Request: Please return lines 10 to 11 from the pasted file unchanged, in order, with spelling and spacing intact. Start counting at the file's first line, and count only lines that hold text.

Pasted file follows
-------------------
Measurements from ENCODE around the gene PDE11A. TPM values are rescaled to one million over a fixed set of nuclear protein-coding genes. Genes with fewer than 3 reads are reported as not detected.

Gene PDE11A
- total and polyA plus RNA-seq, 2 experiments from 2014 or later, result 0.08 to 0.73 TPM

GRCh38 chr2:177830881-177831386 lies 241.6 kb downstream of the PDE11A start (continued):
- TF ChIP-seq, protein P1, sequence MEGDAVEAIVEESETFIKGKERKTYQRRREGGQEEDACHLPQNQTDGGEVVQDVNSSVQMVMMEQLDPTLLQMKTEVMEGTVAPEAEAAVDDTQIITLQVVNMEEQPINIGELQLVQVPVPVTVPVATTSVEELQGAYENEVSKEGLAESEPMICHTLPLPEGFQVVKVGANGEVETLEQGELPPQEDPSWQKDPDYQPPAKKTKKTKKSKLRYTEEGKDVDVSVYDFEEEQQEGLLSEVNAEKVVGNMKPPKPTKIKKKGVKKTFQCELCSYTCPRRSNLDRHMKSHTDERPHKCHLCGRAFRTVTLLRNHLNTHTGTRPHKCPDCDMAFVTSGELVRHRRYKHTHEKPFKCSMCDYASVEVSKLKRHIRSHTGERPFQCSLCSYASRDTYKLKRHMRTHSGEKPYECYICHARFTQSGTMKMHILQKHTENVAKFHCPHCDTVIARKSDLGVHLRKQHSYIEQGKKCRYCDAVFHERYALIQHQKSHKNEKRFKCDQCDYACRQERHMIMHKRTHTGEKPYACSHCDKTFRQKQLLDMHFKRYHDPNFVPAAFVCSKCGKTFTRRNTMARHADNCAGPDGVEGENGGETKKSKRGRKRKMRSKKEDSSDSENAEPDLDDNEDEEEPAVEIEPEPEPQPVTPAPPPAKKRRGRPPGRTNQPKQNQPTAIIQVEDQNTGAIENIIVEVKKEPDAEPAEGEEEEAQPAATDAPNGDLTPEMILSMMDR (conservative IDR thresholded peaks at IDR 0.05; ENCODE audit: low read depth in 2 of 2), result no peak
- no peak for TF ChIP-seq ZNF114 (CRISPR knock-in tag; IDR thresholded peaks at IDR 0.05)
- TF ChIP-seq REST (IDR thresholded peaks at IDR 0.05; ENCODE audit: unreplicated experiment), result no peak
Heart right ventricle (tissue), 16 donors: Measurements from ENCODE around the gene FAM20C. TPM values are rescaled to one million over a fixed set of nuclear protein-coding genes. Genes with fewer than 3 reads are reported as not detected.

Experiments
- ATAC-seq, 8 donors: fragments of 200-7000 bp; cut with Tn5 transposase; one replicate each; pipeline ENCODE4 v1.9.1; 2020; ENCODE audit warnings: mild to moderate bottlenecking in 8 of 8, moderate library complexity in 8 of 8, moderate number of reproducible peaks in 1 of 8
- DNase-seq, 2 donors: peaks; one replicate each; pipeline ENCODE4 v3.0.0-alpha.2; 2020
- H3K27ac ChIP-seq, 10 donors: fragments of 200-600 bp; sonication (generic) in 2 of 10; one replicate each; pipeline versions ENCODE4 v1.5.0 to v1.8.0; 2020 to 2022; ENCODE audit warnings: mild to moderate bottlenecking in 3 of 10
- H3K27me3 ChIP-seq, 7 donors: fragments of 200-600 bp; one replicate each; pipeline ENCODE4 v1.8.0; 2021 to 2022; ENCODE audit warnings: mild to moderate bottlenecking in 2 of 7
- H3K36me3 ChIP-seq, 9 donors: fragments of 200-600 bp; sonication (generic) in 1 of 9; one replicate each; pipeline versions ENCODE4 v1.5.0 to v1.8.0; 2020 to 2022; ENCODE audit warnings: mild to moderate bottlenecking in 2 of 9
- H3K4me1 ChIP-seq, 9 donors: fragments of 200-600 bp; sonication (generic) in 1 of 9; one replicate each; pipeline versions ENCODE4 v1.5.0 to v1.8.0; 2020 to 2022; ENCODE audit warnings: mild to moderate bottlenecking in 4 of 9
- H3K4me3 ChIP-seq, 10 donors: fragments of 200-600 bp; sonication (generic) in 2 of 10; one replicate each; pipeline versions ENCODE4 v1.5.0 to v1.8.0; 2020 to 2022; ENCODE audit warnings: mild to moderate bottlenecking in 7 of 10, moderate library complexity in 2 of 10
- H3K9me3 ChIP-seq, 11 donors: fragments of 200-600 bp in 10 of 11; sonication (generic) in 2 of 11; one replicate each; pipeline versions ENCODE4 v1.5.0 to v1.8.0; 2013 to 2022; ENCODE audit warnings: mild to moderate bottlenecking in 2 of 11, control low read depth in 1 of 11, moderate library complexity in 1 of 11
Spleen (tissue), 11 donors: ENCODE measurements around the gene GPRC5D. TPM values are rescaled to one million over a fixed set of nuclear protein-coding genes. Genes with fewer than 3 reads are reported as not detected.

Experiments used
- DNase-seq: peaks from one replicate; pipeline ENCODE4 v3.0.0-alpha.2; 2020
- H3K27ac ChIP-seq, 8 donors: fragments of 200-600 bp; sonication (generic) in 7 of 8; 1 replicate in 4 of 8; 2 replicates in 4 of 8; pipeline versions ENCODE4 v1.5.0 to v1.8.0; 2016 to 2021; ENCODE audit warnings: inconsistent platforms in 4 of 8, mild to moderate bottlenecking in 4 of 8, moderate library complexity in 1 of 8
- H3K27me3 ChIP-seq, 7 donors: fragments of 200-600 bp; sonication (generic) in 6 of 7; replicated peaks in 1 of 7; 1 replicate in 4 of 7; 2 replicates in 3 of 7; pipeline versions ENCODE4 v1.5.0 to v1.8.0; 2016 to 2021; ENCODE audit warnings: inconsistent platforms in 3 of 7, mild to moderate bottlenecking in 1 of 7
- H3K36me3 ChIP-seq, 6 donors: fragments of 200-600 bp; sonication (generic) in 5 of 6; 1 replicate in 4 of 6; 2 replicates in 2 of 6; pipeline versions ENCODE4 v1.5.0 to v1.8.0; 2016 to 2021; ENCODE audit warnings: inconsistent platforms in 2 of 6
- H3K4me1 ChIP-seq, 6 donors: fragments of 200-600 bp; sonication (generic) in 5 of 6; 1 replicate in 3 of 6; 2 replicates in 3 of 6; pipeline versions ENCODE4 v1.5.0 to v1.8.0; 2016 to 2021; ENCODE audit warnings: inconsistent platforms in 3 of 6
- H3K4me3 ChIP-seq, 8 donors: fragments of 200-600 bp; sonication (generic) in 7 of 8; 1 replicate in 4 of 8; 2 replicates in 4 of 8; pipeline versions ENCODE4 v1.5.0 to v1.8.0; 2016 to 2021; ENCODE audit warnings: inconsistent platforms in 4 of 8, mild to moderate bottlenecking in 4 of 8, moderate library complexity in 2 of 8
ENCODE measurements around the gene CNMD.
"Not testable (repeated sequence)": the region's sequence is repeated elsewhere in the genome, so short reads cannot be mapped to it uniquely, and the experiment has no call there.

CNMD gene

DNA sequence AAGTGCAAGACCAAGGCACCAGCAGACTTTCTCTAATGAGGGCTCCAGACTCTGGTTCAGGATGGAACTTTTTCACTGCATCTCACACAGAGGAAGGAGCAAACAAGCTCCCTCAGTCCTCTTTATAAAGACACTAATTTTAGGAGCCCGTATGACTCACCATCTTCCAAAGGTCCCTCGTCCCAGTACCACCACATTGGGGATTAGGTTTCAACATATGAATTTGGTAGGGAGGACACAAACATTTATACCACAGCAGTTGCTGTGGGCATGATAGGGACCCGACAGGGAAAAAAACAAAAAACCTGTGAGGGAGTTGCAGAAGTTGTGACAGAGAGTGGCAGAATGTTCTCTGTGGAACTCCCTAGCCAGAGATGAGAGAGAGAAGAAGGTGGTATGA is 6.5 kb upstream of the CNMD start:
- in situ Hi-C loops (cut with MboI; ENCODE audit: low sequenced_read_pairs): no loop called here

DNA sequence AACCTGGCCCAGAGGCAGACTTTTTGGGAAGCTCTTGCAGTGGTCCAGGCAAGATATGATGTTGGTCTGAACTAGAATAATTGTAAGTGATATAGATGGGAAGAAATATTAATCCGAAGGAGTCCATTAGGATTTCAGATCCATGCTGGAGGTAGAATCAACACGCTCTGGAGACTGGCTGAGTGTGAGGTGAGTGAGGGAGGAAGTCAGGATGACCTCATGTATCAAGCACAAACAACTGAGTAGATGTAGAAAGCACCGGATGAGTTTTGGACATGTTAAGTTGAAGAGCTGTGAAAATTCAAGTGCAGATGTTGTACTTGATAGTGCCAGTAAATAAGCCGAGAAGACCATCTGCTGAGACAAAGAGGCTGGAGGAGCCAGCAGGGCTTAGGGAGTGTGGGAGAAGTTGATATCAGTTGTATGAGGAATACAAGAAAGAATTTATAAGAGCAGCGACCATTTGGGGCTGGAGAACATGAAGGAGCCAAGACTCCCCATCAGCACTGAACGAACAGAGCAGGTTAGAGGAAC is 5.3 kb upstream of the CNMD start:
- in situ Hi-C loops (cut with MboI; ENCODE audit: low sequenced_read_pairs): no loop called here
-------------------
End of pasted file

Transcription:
- ATAC-seq, 8 donors: fragments of 200-7000 bp; cut with Tn5 transposase; one replicate each; pipeline ENCODE4 v1.9.1; 2020; ENCODE audit warnings: mild to moderate bottlenecking in 8 of 8, moderate library complexity in 8 of 8, moderate number of reproducible peaks in 1 of 8
- DNase-seq, 2 donors: peaks; one replicate each; pipeline ENCODE4 v3.0.0-alpha.2; 2020